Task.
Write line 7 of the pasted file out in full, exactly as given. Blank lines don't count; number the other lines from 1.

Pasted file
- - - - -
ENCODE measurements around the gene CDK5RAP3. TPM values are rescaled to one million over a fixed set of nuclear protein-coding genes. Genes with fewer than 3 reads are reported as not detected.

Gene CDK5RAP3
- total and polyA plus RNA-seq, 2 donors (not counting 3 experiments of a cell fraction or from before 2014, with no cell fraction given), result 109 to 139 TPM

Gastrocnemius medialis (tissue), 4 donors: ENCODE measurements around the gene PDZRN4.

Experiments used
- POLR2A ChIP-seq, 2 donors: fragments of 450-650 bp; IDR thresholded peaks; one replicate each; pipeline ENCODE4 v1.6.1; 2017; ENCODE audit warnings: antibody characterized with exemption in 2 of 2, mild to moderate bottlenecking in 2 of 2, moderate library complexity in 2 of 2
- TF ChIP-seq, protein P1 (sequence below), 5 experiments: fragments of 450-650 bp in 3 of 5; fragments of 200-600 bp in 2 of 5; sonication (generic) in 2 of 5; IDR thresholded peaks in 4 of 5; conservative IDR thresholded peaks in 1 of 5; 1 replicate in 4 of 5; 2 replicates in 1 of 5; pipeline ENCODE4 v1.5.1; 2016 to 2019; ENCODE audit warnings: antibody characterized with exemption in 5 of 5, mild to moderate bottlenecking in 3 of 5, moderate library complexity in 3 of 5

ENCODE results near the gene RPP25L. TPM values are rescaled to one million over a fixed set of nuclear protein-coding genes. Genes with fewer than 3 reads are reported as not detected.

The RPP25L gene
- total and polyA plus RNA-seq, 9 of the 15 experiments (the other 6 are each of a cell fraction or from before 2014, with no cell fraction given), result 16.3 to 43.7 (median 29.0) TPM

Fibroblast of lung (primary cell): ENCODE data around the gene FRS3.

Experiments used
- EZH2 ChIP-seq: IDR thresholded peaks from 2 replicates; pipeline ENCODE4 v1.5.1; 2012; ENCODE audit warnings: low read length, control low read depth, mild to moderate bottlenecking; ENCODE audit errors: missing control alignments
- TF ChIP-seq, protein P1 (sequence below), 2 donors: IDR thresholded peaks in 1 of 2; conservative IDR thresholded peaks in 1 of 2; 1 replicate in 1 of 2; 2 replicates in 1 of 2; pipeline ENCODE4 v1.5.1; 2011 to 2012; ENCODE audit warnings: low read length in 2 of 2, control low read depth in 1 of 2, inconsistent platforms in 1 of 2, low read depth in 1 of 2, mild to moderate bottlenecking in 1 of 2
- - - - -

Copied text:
- TF ChIP-seq, protein P1 (sequence below), 5 experiments: fragments of 450-650 bp in 3 of 5; fragments of 200-600 bp in 2 of 5; sonication (generic) in 2 of 5; IDR thresholded peaks in 4 of 5; conservative IDR thresholded peaks in 1 of 5; 1 replicate in 4 of 5; 2 replicates in 1 of 5; pipeline ENCODE4 v1.5.1; 2016 to 2019; ENCODE audit warnings: antibody characterized with exemption in 5 of 5, mild to moderate bottlenecking in 3 of 5, moderate library complexity in 3 of 5